Sexual-harassment training options increase
Enhanced training programs, workshops, and briefings reflect campus commitment to building awareness at all levels
| 20 August 2003
Defining sexual harassment isn’t hard. Harassment is bothersome, demeaning, irritating, and annoying behavior. Sexual harassment is harassment of a sexual nature.
But knowing how to prevent it — plus identify it and understand what to do if it occurs — is more complex. That’s why the campus is expanding its training programs this fall and making it clear that all faculty, administrators, and staff have the twin responsibilities of becoming knowledgeable about sexual harassment and understanding how to respond appropriately if such situations arise.
The campus is offering a new online training program, launched this week (see story on page 6) for the entire campus community, plus expanded opportunities for in-person workshops for faculty and staff on preventing sexual harassment.
“I am very pleased to announce the new measures,” said Paul Gray, executive vice chancellor and provost. “The campus takes sexual harassment seriously, and this latest effort reflects our commitment to maintaining a respectful and supportive work and education environment.”
All who attended the annual two-day meeting of deans and department chairs on Tues., Aug. 19, took part in a presentation on responding to sexual-harassment allegations; deans and chairs are expected to participate in the new training programs as well.
Several UC campuses have recently reviewed and enhanced their approaches to preventing sexual harassment, prompted by allegations of such harassment at Boalt Hall last fall. “At Berkeley, we’ve added resources and options to improve understanding and training about the issue,” says Nancy Chu, the campus’s Title IX officer.
Sexual harassment is against federal and state law, says Chu. California law holds each employee personally responsible for complying with the laws that prohibit sexual harassment.
In a letter last week to deans, chairs, and senior-level supervisors, Gray wrote, “We are expecting that all employees in your unit, under your leadership, will complete a briefing of some type on the subject of sexual harassment prevention.”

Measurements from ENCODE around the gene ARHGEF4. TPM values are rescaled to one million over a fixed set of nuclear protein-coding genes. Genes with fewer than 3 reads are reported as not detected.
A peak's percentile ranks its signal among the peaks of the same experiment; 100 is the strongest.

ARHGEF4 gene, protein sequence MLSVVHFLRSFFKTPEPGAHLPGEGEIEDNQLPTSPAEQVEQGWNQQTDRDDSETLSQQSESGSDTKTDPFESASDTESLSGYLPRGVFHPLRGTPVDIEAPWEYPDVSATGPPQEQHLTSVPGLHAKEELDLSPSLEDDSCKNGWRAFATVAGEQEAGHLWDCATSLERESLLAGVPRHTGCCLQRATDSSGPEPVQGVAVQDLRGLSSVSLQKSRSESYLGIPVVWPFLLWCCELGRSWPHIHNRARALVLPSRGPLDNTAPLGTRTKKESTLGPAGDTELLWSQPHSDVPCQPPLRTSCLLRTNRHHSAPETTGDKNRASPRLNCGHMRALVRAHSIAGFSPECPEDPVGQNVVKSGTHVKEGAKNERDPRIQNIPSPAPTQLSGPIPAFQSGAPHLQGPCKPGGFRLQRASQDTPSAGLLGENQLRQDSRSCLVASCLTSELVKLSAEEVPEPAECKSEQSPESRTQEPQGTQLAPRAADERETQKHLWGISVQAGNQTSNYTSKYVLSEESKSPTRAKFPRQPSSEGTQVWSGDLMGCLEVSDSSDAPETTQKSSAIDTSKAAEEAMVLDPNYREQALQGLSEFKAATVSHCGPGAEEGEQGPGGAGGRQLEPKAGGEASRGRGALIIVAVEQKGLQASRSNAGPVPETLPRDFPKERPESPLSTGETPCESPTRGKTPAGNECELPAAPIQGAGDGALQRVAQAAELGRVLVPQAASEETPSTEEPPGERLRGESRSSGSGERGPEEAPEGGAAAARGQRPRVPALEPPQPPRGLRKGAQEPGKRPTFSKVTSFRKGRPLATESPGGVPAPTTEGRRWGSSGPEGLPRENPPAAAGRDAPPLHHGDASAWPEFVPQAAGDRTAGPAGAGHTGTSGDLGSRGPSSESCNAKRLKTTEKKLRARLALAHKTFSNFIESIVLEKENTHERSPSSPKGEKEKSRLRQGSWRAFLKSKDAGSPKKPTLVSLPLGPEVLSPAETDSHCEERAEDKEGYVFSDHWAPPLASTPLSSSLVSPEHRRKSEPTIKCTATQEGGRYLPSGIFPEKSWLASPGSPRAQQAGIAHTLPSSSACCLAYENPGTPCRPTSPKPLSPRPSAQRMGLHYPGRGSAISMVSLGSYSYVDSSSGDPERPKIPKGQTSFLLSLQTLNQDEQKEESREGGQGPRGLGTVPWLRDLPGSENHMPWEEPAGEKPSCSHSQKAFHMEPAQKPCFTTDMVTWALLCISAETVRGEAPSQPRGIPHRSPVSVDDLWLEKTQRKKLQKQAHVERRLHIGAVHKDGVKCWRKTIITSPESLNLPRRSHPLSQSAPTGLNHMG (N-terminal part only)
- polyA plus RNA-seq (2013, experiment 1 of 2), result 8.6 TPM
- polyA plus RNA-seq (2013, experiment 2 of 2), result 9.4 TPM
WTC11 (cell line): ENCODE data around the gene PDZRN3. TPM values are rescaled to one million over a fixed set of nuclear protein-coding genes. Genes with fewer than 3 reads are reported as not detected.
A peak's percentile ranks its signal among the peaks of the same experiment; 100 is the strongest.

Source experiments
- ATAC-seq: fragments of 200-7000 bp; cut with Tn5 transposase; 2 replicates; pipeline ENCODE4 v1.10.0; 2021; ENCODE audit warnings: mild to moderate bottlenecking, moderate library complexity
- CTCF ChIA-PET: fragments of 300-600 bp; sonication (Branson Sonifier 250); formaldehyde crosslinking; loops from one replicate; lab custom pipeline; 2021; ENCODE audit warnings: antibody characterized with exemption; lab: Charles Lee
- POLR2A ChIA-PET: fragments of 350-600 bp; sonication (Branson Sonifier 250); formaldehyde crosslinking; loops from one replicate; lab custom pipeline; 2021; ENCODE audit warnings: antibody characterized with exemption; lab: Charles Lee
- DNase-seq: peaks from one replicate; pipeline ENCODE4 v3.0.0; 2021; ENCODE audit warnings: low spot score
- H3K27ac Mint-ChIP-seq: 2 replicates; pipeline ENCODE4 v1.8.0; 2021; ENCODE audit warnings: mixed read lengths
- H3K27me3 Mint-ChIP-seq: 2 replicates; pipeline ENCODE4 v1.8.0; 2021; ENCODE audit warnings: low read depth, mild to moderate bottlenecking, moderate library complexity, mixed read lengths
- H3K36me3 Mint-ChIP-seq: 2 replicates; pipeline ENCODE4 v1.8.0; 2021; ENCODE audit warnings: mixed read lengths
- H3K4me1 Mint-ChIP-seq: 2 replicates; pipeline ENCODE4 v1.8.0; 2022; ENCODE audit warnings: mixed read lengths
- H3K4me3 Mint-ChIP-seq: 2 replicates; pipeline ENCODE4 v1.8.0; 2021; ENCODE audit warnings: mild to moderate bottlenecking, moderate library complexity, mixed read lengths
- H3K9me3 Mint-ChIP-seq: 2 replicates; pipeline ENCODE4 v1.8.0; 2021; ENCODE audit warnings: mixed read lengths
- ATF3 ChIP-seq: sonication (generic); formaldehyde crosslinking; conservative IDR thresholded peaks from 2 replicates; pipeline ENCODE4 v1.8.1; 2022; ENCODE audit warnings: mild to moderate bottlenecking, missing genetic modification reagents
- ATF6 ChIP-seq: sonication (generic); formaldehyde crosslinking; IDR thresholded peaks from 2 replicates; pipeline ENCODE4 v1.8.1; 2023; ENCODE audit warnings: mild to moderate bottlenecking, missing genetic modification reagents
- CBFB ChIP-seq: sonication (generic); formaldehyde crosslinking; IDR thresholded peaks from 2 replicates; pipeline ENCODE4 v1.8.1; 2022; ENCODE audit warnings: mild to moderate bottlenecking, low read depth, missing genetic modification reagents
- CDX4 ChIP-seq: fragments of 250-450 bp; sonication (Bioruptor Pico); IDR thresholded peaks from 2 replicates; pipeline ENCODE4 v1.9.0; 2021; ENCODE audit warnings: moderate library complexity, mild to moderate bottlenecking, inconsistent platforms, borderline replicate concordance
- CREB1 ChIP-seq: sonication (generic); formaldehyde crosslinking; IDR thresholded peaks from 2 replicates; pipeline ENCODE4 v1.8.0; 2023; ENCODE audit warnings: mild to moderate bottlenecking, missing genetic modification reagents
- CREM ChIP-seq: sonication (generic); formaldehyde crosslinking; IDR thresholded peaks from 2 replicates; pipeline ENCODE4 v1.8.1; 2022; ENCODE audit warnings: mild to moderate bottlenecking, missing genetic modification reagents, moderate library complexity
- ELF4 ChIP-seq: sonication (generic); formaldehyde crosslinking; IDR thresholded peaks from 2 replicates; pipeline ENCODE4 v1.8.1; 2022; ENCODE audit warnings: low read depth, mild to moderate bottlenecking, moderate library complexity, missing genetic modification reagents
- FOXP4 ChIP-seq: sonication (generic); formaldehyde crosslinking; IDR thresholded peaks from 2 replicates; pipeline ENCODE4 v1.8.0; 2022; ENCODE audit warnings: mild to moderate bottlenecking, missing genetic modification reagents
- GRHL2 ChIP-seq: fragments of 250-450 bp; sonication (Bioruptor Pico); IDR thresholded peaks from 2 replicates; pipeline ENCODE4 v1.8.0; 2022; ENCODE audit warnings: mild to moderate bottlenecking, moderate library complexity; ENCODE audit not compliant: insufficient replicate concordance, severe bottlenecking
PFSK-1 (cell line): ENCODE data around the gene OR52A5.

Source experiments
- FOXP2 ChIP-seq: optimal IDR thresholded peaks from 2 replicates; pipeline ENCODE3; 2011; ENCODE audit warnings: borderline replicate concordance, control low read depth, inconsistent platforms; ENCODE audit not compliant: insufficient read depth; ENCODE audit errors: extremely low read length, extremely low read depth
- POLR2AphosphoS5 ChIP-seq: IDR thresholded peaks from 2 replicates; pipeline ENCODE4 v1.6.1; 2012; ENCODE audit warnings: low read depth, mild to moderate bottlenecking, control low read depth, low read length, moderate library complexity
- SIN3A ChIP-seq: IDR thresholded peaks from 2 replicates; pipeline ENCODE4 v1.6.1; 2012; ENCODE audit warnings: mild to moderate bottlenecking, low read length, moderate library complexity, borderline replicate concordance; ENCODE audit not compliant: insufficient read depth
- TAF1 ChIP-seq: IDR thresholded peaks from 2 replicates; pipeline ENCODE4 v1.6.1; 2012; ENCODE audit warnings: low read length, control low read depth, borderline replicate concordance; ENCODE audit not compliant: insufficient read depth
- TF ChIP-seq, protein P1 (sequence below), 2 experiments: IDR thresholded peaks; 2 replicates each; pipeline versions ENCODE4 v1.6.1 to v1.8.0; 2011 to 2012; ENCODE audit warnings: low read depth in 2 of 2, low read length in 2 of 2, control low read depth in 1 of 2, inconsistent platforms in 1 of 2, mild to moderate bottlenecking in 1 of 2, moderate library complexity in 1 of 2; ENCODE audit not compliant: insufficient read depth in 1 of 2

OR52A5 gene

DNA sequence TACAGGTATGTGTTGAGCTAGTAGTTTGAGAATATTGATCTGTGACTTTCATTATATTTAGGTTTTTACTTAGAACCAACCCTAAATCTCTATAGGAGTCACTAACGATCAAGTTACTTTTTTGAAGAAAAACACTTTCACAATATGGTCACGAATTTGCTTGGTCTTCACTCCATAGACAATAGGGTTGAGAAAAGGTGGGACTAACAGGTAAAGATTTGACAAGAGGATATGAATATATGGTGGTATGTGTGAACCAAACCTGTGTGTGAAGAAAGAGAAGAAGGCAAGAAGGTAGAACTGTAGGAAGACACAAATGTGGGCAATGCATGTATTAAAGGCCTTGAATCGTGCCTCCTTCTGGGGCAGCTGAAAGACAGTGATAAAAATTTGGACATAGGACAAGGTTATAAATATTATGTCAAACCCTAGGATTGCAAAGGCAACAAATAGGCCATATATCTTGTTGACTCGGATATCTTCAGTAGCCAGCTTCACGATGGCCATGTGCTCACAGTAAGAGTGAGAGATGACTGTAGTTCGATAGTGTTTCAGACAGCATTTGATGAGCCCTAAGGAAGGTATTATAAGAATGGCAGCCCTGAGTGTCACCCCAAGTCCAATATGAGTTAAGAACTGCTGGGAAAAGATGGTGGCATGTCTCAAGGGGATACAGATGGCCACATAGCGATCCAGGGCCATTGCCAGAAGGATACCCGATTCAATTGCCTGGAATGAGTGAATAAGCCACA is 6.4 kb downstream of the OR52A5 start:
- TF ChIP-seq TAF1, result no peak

Three main options are available to help everyone on campus become knowledgeable about their responsibilities when it comes to harassment, says Chu. These resources were specifically designed to accommodate the varied schedules and duties of faculty, staff, and students.
“I really believe in the value of in-person, interactive workshops, and I hope departments will take advantage of the ones we’re offering. We also realized, though, that to reach as many people as possible, offering an online course would be very useful,” says Chu.
The enhanced training options and information resources include:
• A web-based module. This brief but comprehensive online program can be completed in less than an hour. Individuals may choose to go beyond the one-hour program and learn more by exploring a variety of web links to other useful resources. Upon completing the course, the participant is issued a certificate.
• Special workshops. The Academic Compliance Office is offering directors and administrators the opportunity to schedule an hour-long workshop for their units.
• Department meetings. An in-person briefing that will last 20 to 30 minutes and is led by campus Title IX staff can be incorporated into a regularly scheduled department meeting.
The campus’s Academic Compliance Office and the Title IX Office are overseeing the expanded training and education efforts. Sarah Hawthorne, assistant vice provost for academic compliance, selected and oversaw modifications to the online training program and is coordinating training with the chairs and deans. A new Title IX outreach coordinator has been hired to assist Chu with the workshops and departmental training.
“All the training and prevention efforts will help bring clarity to the policies. They will also let people know where they can go for help, either in reporting problems or in getting clarification for issues that reside in the gray areas,” says Chu.
For information about sexual-harassment prevention and training, call Chu at 643-7985. The campus policy on sexual harassment and complaint resolution procedures is online at titleix.chance.berkeley.edu.